A Gospel Movement Changing a City

Jim Denison | Denison Forum on Truth and Culture | Thursday, April 23, 2015

A Gospel Movement Changing a City




I was privileged to live and pastor in Atlanta, Georgia from 1994 to 1998.  Atlanta is one of the most beautiful cities in America.  And it has one of the most vibrant Christian communities in the U.S., with well-known pastors such as Charles and Andy Stanley.  I am familiar with the city and grateful for its remarkable churches and ministries.

This week, however, I learned about a gospel movement in Atlanta I did not know existed.  What I learned encouraged me greatly.  Meet Chip Sweney, who grew up in Illinois, attended Duke University, and went into business.  He was invited to a businessmen's Bible study, where he committed his life to Jesus.  At the age of 27, he left business for seminary, then became a student minister and staff member with Perimeter Church in Atlanta. 

In 2002, Perimeter decided to seek a major impact on the city, working for mercy and justice with a burden for the poor, widows, and the oppressed.  Chip began mobilizing students in their church to serve "the least of these," and started meeting with staff leaders from other churches.  In October 2003 they launched Unite!, a multi-sector collaboration.

Today, more than 200 partnering churches pray for each other, their communities, and their city.  They serve together in word and in deed.  And they celebrate what God is doing in their city through praise and worship, and by being a blessing to each other.  Those working together through Unite! have identified three impact areas:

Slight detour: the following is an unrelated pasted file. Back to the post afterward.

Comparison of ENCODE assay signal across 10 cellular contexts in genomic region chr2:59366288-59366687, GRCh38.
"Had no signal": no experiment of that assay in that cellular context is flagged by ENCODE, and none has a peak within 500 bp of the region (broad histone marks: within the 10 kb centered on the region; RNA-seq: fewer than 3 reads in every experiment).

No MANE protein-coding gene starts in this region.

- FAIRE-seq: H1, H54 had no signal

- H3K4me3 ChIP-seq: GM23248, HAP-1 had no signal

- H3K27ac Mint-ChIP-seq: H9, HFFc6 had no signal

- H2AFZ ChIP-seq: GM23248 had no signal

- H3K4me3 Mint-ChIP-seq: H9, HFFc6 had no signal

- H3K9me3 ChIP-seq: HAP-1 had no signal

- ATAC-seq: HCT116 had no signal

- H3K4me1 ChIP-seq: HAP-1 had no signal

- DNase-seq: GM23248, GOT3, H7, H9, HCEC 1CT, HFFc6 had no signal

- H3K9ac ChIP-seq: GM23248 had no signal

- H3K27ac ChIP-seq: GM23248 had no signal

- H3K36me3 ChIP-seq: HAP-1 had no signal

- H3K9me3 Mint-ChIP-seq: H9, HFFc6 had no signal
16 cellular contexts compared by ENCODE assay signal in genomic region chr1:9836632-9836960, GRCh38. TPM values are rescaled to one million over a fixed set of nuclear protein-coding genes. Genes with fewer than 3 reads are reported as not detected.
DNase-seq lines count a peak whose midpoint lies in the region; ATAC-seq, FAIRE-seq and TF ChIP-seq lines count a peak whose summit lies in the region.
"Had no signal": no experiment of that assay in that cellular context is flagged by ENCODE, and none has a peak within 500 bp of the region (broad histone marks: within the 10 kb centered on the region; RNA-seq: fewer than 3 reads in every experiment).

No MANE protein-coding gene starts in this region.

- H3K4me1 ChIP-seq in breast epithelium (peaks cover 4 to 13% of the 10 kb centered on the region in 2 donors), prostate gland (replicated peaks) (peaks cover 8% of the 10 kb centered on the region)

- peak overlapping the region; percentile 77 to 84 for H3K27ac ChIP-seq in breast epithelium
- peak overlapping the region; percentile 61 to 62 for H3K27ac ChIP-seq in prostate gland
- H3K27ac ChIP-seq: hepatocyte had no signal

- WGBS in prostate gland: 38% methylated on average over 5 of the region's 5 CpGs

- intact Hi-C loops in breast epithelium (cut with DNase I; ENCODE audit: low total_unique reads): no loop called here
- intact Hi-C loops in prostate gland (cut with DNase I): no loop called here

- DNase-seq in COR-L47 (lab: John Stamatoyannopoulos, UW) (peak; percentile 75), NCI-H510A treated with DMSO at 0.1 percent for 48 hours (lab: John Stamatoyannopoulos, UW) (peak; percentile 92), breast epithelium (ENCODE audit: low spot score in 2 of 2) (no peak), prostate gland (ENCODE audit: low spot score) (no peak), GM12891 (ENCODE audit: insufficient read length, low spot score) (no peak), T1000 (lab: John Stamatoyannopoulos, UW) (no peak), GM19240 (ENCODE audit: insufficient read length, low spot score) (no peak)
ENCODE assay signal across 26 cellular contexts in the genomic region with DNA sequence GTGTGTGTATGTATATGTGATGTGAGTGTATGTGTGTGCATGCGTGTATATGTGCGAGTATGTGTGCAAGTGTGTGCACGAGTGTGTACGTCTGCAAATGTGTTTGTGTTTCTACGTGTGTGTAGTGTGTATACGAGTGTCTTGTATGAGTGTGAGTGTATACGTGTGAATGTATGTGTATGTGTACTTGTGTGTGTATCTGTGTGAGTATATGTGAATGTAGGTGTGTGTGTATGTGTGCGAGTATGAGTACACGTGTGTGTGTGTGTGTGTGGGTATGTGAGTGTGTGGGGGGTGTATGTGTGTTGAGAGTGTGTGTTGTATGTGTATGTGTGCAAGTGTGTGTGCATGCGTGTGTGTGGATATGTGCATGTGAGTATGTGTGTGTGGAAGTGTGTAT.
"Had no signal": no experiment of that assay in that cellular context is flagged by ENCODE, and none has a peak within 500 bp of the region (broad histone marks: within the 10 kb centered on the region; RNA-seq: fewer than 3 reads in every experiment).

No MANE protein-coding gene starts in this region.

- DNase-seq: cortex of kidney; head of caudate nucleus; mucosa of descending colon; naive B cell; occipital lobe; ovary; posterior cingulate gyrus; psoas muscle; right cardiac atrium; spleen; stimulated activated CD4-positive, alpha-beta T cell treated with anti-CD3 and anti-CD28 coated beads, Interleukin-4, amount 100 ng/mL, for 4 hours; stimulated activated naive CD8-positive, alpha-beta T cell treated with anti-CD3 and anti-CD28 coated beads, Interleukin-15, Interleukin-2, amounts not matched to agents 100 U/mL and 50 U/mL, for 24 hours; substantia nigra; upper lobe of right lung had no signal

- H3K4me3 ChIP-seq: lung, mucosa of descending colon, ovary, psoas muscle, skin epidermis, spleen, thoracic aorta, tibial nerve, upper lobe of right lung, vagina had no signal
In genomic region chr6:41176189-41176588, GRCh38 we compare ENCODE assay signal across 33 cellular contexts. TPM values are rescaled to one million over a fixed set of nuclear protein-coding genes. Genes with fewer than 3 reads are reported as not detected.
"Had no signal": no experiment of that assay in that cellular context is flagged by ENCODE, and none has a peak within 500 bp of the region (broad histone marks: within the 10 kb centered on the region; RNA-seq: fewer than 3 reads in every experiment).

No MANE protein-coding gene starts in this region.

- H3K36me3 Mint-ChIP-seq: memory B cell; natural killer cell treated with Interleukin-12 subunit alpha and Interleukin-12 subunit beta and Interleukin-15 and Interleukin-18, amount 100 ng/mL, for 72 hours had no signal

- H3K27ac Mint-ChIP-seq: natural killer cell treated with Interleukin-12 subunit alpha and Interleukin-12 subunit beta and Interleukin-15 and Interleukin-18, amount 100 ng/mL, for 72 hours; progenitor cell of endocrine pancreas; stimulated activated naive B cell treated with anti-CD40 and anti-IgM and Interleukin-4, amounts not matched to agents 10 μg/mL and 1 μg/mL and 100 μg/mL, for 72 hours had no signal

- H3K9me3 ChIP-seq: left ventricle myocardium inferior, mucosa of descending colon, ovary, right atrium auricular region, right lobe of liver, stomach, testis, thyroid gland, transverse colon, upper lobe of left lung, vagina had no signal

• Education: their goal is to ensure that every metropolitan Atlanta student has the opportunity to graduate from high school.  Thirty churches with 500 mentors are working in Atlanta schools, and hundreds of churches are connected to schools in other ways.
  • Justice: their goal is to ensure every child is safe from domestic minor sex trafficking.  They work to build awareness and affect legislation in fighting this atrocity.
  • Family: their goal is to ensure that every foster child has a home.  They note that if one family in every church in Georgia decided to adopt a foster child, there would be no more foster children in the state.

They have also joined in a prayer collaboration from Easter to Pentecost.  To what end?  As their website states, "We long for a season where a city experiences thousands of its residences unifying themselves in the Word and Works of the Kingdom."

Other results of Unite! include the Good Samaritan Health Center and Street Grace, an alliance of churches working against sex trafficking.  And leaders are becoming brothers and sisters.  For instance, Chip says, "I wish you could see my twin brother Bryan."  Bryan is 6'2" and black; Chip is 5'9" and white.  According to Chip, "We are brothers of another color with different mothers but with the same heavenly Father."

Who is your "brother of another color"?  How are you collaborating with others in the body of Christ to change your city and culture today?

NOTE: Each month, I am honored to highlight a gospel movement such as Unite! in collaboration with Movement Day and my friend, Mac Pier.  Movement Day is catalyzing leadership teams from the world's largest cities to serve their cities more effectively by advancing high-level, city-changing collaborative partnerships.  This initiative was launched in 2010 by Dr. Pier, founder and CEO of The New York City Leadership Center.

For more from the Denison Forum on Truth and Culture, please visit www.denisonforum.org.

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